Chapter 8

No Compromise

[8.1]

When the church of the Apostles, the early church of Acts, is placed side by side with today’s church, the differences are staggering. Today many consider the church to be a building. In the first century the church was a body of believers and no thought was given to buildings at all. Today, a body of believers is generally regarded as a congregation which gathers to meet in a steepled building two or three times a week. In the early days, a body of believers was a group of disciples interacting with God and each other daily for the edification of the church and the advancement of the gospel. Today, those who call themselves by his name invest huge sums of his money to erect elaborate structures in which to worship him. In the early church, Christians worshipped God in the homes of fellow believers and used their money to care for those in need. Today, we have a program to guide and direct us in our worship. It’s a step by step guide telling us when to sing, stand, sit, listen, give and go home. In the church of Acts, the Holy Spirit alone had this control; he taught, he led and gave gifts to men so they could edify one another.

[8.2]

What happened? How have we drifted so far from the original plan, the blueprint that the Apostles followed so faithfully? Before we can answer this question, we must first decide a few foundational questions, questions important enough to shape the entire course of our beliefs. These most serious questions are:

[8.3]

1. Did our Lord Jesus Christ leave us an unfinished blueprint for His church or a finished one?
2. Did He leave behind a work fully developed or in progress?
3. Were its walls to be of living stones built up into a spiritual house or was His house to be built of material things?
4. Should we be allowed to compromise His plans and specifications by adding to His design?
5. Did Christ give control of the church to us or did He choose to remain preeminent?

Acts 7:48-50
48 Howbeit the most High dwelleth not in temples made with hands; as saith the prophet,
49 Heaven is my throne, and earth is my footstool: what house will ye build me? saith the Lord: or what is the place of my rest?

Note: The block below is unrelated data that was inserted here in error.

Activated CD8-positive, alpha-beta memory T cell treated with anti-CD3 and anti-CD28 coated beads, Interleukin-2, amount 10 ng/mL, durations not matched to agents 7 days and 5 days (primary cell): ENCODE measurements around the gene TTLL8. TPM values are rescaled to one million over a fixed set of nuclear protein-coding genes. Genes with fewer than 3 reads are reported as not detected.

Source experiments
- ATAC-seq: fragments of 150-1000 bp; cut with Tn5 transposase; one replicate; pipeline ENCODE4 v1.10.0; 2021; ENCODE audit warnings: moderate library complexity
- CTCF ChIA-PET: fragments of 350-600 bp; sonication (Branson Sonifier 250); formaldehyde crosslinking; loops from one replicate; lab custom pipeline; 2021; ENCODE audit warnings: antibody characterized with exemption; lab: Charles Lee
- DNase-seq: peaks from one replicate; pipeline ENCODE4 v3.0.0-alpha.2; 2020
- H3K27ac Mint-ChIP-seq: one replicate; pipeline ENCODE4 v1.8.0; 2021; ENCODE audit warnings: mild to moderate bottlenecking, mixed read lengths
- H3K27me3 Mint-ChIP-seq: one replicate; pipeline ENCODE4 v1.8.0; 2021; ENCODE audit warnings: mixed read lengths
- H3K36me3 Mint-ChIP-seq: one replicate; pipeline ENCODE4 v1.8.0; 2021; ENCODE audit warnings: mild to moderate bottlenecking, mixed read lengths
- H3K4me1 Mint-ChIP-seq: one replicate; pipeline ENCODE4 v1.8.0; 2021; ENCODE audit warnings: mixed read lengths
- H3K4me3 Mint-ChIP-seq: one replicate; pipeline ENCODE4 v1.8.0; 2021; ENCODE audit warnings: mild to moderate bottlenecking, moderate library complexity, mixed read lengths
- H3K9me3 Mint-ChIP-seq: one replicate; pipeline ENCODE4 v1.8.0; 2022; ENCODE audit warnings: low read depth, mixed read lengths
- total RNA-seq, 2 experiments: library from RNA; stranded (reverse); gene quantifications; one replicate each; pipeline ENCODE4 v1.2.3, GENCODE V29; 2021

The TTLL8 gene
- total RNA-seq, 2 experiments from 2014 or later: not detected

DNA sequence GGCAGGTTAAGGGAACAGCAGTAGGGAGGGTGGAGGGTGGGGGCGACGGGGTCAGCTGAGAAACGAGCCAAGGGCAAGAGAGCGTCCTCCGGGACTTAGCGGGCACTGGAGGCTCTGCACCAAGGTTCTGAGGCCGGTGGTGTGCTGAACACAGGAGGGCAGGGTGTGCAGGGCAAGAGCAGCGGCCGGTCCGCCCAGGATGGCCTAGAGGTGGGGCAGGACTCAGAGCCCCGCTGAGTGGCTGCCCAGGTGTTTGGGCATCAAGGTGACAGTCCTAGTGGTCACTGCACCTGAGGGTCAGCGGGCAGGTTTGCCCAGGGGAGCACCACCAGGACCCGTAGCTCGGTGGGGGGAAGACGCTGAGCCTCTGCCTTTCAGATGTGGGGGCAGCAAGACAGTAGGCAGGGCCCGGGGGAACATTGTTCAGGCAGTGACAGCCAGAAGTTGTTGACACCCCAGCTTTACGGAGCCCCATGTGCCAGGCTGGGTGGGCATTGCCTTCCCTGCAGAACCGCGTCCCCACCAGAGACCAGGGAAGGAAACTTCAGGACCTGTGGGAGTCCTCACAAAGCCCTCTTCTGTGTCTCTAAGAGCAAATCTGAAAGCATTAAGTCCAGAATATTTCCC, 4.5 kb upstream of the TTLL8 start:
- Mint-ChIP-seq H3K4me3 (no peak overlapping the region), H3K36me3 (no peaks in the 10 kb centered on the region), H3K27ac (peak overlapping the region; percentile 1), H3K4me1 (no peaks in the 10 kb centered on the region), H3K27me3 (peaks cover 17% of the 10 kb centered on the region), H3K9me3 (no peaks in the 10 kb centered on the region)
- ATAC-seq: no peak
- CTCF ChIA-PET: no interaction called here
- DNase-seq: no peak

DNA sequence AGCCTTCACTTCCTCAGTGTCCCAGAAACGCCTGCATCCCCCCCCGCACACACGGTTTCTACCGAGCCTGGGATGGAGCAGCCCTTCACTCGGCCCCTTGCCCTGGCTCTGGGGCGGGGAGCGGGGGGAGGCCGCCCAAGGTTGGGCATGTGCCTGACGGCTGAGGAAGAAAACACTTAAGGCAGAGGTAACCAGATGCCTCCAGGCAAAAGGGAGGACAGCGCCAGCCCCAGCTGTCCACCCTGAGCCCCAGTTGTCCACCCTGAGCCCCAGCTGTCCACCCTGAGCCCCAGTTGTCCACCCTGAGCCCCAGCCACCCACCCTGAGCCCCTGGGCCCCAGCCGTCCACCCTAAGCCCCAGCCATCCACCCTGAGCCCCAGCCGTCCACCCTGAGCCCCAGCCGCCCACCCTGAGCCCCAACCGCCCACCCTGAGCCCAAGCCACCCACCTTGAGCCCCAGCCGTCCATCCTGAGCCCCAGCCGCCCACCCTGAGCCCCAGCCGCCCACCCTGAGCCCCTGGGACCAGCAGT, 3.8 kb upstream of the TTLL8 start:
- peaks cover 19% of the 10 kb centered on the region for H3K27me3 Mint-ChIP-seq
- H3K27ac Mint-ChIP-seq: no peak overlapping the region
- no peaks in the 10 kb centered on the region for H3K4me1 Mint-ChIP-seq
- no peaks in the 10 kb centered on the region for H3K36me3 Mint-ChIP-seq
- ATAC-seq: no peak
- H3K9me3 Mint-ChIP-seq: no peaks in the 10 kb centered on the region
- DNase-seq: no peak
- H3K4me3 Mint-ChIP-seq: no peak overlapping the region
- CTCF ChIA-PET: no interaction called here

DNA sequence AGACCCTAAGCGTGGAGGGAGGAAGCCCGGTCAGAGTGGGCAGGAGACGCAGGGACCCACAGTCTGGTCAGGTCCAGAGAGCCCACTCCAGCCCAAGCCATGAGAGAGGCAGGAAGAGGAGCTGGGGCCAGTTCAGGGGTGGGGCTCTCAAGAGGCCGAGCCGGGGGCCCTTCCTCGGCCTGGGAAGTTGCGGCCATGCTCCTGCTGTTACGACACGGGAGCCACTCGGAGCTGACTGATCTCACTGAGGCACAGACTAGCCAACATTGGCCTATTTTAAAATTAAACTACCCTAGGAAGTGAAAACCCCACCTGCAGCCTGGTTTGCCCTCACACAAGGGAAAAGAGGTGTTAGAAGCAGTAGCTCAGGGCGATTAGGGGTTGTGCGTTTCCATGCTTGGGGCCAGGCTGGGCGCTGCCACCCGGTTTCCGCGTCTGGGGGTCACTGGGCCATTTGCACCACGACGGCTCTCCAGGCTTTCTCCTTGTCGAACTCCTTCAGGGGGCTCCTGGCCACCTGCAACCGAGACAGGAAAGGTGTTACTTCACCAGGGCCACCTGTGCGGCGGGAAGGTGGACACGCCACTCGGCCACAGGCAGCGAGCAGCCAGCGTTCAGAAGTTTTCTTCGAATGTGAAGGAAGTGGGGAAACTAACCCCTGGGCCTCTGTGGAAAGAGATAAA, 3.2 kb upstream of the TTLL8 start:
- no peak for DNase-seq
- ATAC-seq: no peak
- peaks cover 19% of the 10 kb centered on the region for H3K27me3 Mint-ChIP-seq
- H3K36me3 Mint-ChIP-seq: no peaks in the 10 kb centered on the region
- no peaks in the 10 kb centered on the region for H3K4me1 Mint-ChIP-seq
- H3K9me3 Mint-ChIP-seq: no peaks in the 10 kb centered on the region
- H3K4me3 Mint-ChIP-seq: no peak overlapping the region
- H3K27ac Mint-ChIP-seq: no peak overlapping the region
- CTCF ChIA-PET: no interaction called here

50 Hath not my hand made all these things? (KJV)

1 Corinthians 3:9
9 For we are labourers together with God: ye are God's husbandry, ye are God's building. (KJV)

1 Corinthians 3:16
16 Know ye not that ye are the temple of God, and that the Spirit of God dwelleth in you? (KJV)

Colossians 1:18
18 And he is the head of the body, the church: who is the beginning, the firstborn from the dead; that in all things he might have the preeminence. (KJV)

[8.4]

If you’re having trouble answering these basic questions then re-read chapter two of Acts; chapter two should be able to help you reach the proper conclusion. The Architect need not be present during all of the construction. He may leave others in charge of those details while he goes to prepare other dwellings (John 14:2-3) but he will return to the church construction site when all is finished. He must perform a detailed inspection of the church structure to assure himself that the integrity of his design has in no way been compromised but has instead been meticulously followed. Any failure to do so on the part of those trusted with its construction could result in serious penalties. This should be enough to bring seriousness to any leader’s face. Leaders, think about it! Tampering with His betrothed bride could be hazardous to your spiritual health.

[8.5]

Now that we have these questions out of the way and have a common frame of reference we can at last begin to solve the mystery of what happened to the church. In one word, what happened was “Compromise”. Compromise is a technique the world uses to solve its problems. It’s a devise that is used to compensate for people’s lack of ability to agree. It never completely satisfies because it’s based on a flexible, moveable foundation like that of sand. As such, it can never totally satisfy those who engage in it. Unlike truth, which is absolute and never changes, the life of compromise is sustained by movement. It requires that those involved adjust or change positions to facilitate agreement. Agreement reached by compromise can never truly satisfy because neither party involved receives the full measure of their desire. It’s based on the philosophy that “you must go along to get along”. It has proven to be an effective tool in breaking logjams of pride in order to accomplish desired goals. Without total agreement it’s the only practical course we as individuals can take to peace and productivity. Who can ever totally agree on anything? Such absolute unity could only come as a result of a miracle. That’s exactly how it does come to those in the family of God! Our way to accomplish anything is as different and varied as we are and so our only solution as individuals is compromise. There is another way however; his way! Yes, we can do it God’s way, by abandoning our own desires in favor of accomplishing His will and then it happens. The miracle takes place. Once we surrender totally as required in his word instead of part way, as required in compromise, we see the impossible become possible. God does not compromise with man.  God is perfect so any compromise would necessitate a move away from perfection, something God will never do.